• Statistically, if you took a flight everyday it would be 250,000 years before you were involved in an incident and then there's only a 1 in 8 chance of dying. Compared to every other form of transport that is truly sensational.

    You're 3.5x as likely to die in a train as in a plane, over 100x more likely to die in your car, and that's assuming you travel the same distance. I usually get away once or twice a year, so probably average around between 2k and 10k miles a year by plane. I do 20k+ miles in my car, so I'm 200 to 1000 times more likely to die in a car compared to a plane.
      
  • Agree with your excellent summary regarding air safety and the like.. however I thought you might like to read the rather damning indictment from the Democratic House committee :https://www.nytimes.com/2020/09/16/business/boeing-737-max-house-report.html
  • Bods64 said:
    Agree with your excellent summary regarding air safety and the like.. however I thought you might like to read the rather damning indictment from the Democratic House committee :https://www.nytimes.com/2020/09/16/business/boeing-737-max-house-report.html
    Thanks, the attached was released yesterday so is timely (there is also a link to the full 245 page report)

    https://transportation.house.gov/news/press-releases/after-18-month-investigation-chairs-defazio-and-larsen-release-final-committee-report-on-boeing-737-max

    Boeing and the FAA in the cross hairs and rightly so - it will be interesting to see how these findings play out as they suggest that, counter to my point above, there was a degree to which commercial interest took precedent, and regulation wasn't strong enough to challenge what was happening...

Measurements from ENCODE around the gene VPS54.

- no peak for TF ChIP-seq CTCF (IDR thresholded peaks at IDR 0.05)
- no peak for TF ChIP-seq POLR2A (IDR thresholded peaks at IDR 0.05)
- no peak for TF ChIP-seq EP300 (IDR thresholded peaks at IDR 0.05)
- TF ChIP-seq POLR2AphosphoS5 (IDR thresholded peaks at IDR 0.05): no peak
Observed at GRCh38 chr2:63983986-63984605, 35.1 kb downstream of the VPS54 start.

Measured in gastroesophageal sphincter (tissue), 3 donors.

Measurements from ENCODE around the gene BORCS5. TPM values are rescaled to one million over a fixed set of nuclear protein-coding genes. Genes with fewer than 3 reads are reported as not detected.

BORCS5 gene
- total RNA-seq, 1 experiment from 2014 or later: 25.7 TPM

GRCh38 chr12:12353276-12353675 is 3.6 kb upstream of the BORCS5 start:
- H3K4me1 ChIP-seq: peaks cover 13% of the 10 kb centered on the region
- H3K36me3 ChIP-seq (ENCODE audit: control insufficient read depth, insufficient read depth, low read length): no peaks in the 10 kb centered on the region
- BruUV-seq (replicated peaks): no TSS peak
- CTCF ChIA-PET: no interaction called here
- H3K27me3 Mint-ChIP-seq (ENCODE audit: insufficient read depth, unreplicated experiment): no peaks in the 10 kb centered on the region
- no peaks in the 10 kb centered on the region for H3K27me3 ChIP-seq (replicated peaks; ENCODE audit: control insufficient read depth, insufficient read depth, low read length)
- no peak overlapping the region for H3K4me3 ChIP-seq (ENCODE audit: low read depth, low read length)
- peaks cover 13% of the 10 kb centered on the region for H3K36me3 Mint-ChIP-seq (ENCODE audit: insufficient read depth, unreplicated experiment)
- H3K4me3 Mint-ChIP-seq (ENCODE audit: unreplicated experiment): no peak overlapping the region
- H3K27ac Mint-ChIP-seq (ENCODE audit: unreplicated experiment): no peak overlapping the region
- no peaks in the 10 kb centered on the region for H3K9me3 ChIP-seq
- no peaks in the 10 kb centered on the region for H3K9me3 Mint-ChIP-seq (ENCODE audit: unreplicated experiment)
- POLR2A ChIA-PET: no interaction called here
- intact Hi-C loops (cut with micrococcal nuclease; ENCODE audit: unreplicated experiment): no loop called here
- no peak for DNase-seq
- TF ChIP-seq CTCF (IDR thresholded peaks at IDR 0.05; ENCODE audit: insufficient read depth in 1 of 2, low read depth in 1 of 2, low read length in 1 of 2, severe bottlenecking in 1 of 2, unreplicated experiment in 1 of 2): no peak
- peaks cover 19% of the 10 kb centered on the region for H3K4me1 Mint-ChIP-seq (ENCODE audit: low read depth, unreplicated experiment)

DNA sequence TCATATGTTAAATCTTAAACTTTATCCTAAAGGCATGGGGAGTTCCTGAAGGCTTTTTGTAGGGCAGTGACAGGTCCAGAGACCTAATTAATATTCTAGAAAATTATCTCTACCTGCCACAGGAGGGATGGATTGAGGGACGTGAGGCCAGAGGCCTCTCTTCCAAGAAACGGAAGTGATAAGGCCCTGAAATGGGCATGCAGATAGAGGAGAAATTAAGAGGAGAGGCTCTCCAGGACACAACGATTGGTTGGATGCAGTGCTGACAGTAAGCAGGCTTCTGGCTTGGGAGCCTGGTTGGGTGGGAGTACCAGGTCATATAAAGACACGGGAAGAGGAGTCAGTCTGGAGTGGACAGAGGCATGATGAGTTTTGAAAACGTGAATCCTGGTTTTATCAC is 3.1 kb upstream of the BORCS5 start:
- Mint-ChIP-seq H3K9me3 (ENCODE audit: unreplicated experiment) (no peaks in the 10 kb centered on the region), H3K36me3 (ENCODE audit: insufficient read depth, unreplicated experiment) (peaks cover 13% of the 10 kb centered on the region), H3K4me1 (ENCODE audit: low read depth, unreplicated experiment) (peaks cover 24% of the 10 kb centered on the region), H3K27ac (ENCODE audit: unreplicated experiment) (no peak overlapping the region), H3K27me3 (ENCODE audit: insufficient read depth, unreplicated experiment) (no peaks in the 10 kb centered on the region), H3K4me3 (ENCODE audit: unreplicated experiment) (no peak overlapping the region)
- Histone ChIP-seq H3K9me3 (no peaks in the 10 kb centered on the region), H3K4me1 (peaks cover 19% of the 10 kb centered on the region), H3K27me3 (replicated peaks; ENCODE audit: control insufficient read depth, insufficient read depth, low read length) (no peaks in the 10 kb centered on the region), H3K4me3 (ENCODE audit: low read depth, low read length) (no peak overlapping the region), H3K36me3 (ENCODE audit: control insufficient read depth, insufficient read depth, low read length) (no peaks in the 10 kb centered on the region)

• Sponsored links:


  • Got a late-onset massive phobia of flying, even get sweaty palms dropping people off at the airport.

    Because of this, I only fly when I'm saving the pandas.
  • Never been in a plane crash - but did have a very late aborted landing and fly around at Gatwick a few years ago (coming back from 2-2 draw at Middlesbrough incidentally). 

    It was pretty scary. Pilot just calmly announced that it was due to another plane being on the runway.....so god knows how that happened?!?

    Also has a very hard landing in high winds in NY. Was with a mate.....and although he denies it, we were definitely holding hands at some stage 😄
  • Had a mate who flew out on a seperate flight to anther mate's stag do in Vegas. Apparently they had to fly through a sandstorm and everyone was asked to get into crach positions and put the oxygen masks on....


  • Unless you’ve genuinely had a bad experience, I’ve never understood adults who are afraid of flying. As others have said, the statistics speak for themselves.
  • Never been in a plane crash - but did have a very late aborted landing and fly around at Gatwick a few years ago (coming back from 2-2 draw at Middlesbrough incidentally). 

    It was pretty scary. Pilot just calmly announced that it was due to another plane being on the runway.....so god knows how that happened?!?

    Also has a very hard landing in high winds in NY. Was with a mate.....and although he denies it, we were definitely holding hands at some stage 😄
    very common occurence and part of normal operations - the crew will have discussed and defined the go-around route as part of landing preparations. Very easy for the plane in front to miss their turning off the runway, meaning the incoming aircraft has to go around. I've had a few including two at Cork airport (always windy there) and one on an A380 coming into Dubai - given the size of those things the power generated was something else.
  • My father in law was a pilot then test pilot for Air India. He always said “ there is nothing to fear when flying but crashing is a bit of a bugger”

    It works in an Indian accent.
  • JaShea99 said:
    Unless you’ve genuinely had a bad experience, I’ve never understood adults who are afraid of flying. As others have said, the statistics speak for themselves.
    You don't understand people getting jittery about being 35000ft up in the air, in a 80 ton air craft going 600mph?

    Surely that's got t o be one of the most easy to understand phobias?

    Cue the "you're more likely to get run over by a bus" comparisons
  • edited September 17
    You are at your most vulnerable point as a passenger when on the ground. It's the most loss effective phase of travelling in an aircraft.
Sign In or Register to comment.

Roland Out!